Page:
I think I might be obsessed with underwear - the 18th century variety anyway. I guess it's a hazard of the historical romance trade. Keep in mind, when I say "underwear" I'm referring to those garments worn to cover one's behind - what we might call briefs or panties today.
Lately, I've been thinking about men's underwear. Not surprising, since in the late 18th century time period, women didn't wear underwear of this sort, as it was considered unhealthy. Women, it seemed, needed to "air out."
Men, on the other hand, didn't have such issues. Although, I suspect that with the time period's lax attitudes toward hygiene, a few of them might be well-advised to give their "drawers" a good washing. But even so, my research leads me to conclude that even for men, underwear was considered optional.
I'm erring on the side of having my heroes wear drawers. Not only is there less of an "ewww" factor, it's a convenient way to add texture to a love scene. For most encounters, the act of removing one's clothing (or that of one's lover) would naturally be part of the give and take leading up to the act. The way it happens can tell a reader a great deal about the characters' attitudes, sensibilities, mood and even their feelings toward each other.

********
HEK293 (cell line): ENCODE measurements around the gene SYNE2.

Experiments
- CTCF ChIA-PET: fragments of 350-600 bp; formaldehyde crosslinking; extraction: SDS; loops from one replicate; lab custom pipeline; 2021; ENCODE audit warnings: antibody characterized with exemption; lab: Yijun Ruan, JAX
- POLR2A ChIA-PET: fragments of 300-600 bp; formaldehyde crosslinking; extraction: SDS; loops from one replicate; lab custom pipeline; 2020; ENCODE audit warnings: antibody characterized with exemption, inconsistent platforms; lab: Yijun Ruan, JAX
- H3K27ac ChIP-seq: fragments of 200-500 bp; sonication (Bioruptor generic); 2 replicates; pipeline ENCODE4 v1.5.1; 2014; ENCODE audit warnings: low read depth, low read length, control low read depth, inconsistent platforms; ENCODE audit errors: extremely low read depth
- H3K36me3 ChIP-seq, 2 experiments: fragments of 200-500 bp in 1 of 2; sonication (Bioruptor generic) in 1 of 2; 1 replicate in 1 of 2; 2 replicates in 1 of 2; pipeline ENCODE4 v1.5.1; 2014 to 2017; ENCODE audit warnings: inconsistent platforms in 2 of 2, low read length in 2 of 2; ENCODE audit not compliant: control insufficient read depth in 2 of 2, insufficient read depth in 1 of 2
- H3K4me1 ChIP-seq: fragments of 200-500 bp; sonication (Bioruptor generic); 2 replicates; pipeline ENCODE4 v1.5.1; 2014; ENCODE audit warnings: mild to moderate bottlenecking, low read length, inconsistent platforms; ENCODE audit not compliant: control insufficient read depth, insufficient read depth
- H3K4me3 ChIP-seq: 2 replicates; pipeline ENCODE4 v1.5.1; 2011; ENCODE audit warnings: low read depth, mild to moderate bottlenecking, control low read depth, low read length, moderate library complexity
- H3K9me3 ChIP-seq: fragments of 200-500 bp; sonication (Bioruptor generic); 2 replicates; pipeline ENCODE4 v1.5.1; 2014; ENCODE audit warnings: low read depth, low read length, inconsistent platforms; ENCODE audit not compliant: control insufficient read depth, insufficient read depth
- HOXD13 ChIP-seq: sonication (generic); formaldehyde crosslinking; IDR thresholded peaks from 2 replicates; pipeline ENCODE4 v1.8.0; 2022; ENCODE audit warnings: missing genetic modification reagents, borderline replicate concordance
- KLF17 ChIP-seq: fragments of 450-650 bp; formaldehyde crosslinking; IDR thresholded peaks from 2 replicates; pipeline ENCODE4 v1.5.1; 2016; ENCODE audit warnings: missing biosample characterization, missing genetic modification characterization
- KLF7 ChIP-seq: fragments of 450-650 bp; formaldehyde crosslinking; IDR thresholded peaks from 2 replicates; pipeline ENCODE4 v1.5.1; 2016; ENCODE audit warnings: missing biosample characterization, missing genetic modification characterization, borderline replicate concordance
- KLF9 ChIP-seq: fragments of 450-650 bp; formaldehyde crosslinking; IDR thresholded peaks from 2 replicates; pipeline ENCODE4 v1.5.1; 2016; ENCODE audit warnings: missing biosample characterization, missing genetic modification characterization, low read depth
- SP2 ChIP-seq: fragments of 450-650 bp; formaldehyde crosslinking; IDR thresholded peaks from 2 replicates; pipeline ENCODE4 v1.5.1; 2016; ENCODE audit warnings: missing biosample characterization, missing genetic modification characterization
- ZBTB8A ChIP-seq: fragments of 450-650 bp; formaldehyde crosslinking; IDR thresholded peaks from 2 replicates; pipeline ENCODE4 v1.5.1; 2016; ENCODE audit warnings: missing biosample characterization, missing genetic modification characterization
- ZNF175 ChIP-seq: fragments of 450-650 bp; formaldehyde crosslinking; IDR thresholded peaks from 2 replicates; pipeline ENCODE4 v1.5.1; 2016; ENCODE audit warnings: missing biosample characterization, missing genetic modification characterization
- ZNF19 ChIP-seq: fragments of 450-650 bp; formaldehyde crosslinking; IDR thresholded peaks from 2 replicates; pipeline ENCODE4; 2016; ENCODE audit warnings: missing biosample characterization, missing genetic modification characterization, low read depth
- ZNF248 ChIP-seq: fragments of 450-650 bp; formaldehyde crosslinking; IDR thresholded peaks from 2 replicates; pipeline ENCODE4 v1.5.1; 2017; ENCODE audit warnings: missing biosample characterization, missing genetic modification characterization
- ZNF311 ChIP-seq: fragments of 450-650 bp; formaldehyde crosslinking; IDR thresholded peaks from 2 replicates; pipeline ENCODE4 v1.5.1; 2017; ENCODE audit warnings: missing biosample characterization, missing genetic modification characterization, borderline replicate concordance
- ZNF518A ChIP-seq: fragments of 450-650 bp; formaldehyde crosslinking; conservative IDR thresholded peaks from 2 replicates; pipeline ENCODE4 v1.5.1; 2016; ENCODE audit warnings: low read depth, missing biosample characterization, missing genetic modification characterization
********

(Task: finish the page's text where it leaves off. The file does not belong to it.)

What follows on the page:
My friend and fellow author, Maddy Barone, found a photo of a pair of men's linen drawers from the late 18th century on the Victoria and Albert museum website. This particular pair was made in France sometime between 1775 and 1800, so it's logical to conclude that one of my wealthy American characters might wear such a pair. (The French were notorious for trading with the Americans despite their treaty with England.) Still, I would like to uncover an image of something more rustic that one of my more average characters might wear. Then again, perhaps it was the everyday 18th century man who considered underwear to be optional.
The research (obsession) continues...